So I've engaged in mild speculation on new console specs in the past. We're getting to the point where there should be some new consoles coming. It lines up pretty well with (large chip) mass production 7nm in the coming year or two so everyone will be ready to offer powerful SoCs with high power efficiency for console enclosures. A 2020 release is 7 years on from the current high fidelity consoles - very normal for the console upgrade cadence. Even the half-generation updates would be getting on by the end of 2020: four years after the PS4 Pro was released.

Phil Spencer was at CES talking up their continuing partnership with AMD, which certainly sounds like an ongoing use of their IP (makes a lot of sense - AMD have all the IP under one roof and a track record; Jaguar cores are going to get a substantial update with a Zen derivative; and the MCP design AMD are working with could be a good match for a console that will live through at least a couple of die shrinks while uncertain about how much of a monolithic SoC would benefit from that). Vega (and even lower end Polaris) are not leading the power efficiency war but at this point everyone is experienced in making GCN work well and there are still a few bad memories around nVidia. Everyone hopes that the next Vega is going to bring that power efficiency to where nVidia are at on 12nm (if they can't when a generation ahead at 7nm and not wasting any transistors on speculative features, something will be going very wrong). There is also the deep in development Navi so even without turning it around next month, the future may be bright. The only wildcard would be Intel trying to sell their 2020 GPU design to Sony or MS (or even offering an AMD GPU: did not see that coming a year ago) - very long odds in my book but worth mentioning as Intel make a big move to compete on high end GPUs to avoid seeing server farms filled with expensive nVidia chips (getting a foot in the door with Tensor etc specialised silicon to expand their use cases). [Those with a long memory will remember that nVidia were paid by Intel to relinquish any claim to be able to provide x86 chips and so can't offer a complete package that would enable a rolling window of compatibility.]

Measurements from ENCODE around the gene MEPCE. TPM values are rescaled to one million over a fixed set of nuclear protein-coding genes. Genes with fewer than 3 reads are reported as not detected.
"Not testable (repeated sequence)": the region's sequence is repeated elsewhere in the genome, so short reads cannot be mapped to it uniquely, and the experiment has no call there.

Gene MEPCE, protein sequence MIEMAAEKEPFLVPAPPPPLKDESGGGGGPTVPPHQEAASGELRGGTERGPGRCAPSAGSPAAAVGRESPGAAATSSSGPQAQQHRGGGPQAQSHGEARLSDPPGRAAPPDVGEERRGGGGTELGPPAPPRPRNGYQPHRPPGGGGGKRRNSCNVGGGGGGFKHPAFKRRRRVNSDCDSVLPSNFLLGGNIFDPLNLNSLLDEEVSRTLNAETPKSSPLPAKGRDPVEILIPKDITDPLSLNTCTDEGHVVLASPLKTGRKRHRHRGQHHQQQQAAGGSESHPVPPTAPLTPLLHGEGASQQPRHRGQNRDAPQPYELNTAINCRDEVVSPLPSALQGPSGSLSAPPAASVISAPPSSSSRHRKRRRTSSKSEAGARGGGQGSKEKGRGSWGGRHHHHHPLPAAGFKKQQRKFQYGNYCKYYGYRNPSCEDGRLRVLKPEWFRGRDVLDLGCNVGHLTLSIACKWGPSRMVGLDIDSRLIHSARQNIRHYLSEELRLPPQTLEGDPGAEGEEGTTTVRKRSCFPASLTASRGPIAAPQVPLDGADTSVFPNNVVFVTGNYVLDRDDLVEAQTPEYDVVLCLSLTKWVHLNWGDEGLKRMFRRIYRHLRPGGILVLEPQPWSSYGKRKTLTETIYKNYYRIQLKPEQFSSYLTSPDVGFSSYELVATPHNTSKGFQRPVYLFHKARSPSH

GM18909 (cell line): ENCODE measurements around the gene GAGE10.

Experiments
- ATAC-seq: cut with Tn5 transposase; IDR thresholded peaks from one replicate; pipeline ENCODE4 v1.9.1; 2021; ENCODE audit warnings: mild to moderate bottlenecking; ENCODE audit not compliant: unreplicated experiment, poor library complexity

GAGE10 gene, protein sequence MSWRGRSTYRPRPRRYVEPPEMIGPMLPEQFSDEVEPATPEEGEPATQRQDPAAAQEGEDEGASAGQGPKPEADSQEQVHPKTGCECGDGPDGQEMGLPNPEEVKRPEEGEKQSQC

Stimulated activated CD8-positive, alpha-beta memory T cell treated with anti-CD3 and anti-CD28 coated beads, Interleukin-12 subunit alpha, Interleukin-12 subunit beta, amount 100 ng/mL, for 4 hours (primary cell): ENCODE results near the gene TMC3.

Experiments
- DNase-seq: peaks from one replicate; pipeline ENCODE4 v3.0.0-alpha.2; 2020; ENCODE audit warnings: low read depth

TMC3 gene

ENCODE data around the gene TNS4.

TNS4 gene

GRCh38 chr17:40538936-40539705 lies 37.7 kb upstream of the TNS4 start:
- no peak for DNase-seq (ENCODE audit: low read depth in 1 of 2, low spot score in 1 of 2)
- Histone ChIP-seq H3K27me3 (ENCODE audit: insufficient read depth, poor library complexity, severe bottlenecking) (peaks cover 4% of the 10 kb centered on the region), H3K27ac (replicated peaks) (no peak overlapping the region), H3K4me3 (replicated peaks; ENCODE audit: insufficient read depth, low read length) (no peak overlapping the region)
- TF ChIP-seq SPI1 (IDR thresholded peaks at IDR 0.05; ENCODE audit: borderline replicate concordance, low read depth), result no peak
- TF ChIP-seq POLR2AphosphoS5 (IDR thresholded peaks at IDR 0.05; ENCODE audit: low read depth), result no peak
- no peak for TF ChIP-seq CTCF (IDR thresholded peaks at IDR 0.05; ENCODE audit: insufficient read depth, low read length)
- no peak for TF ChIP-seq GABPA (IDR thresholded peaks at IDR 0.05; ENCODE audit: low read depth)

I'm going to say that odds are good for something like a CCX cluster (4 Zen cores) or two with a pretty large Navi GPU block. What I'm curious about: what if the next Xbox is two new Xboxes? Rather than releasing one console then doing a major redesign when the power requirements are lower, what if there is a constant pair of consoles, like we have now. The next Xbox as a high end system with at least 8 Zen cores and a big Navi block. $500 at the end of 2020 with enough fast RAM to avoid the issues that plagued the original XB1 [forced to waste die space on extra cache to make up for slow RAM] and hopefully at least a PCI-E SSD cache (128GB? 256GB? Big SSD premium SKU?) to avoid the loading times getting even worse (even if most downloads and game installs would live on a large platter drive for cost reasons, even with NAND getting cheaper - 500GB is floating around $100 right now so maybe prices can drop to make an SSD-only next gen happen with support for archiving to external storage via USB).

But the XB1X isn't that old and isn't a terrible target for an entry-level spec for games going forward from 2020. There would probably be a way to make a reasonably good approximation of that system using a smaller Zen cluster and much smaller Navi block (cheaper/less RAM and no SSD cache). Something that would run existing games just like an XB1X, with minimal shims to catch edge cases (in the low level API calls). Something that would effectively be sold as both the cheap entry to the next generation and the "Slim" edition of the XB1X. Something to ensure developers continue to make sure their new games work for existing XB1X customers (with whatever compromises were required for performance) while dropping support for new games on the anaemic XB1/XB1S system. The fact that the XB1S isn't identical to the original XB1 shows that the ecosystem is already built around supporting two low end specs that are only approximately the same.

When the next high end Xbox is ready for a slim-down, it might be time to look at another step forward (an "XB2X") and which devices get guaranteed access to 100% of new releases going forward (and which platforms are something a developer could optionally support in a "cross-buy" style system). Have two or three models always "current" that cycle out every three to five years until they can no longer continue to offer the right shims to ensure compatibility with their API choices. It would certainly be something not totally out of step with the current MS talk of slowly expanding their cloud gaming offerings (on TVs, tablets, and laptops) and making games work anywhere (Windows PCs and Xbox devices). It's the realisation of much of the "what if more like annual tablet/phone updates" talk from about five years ago.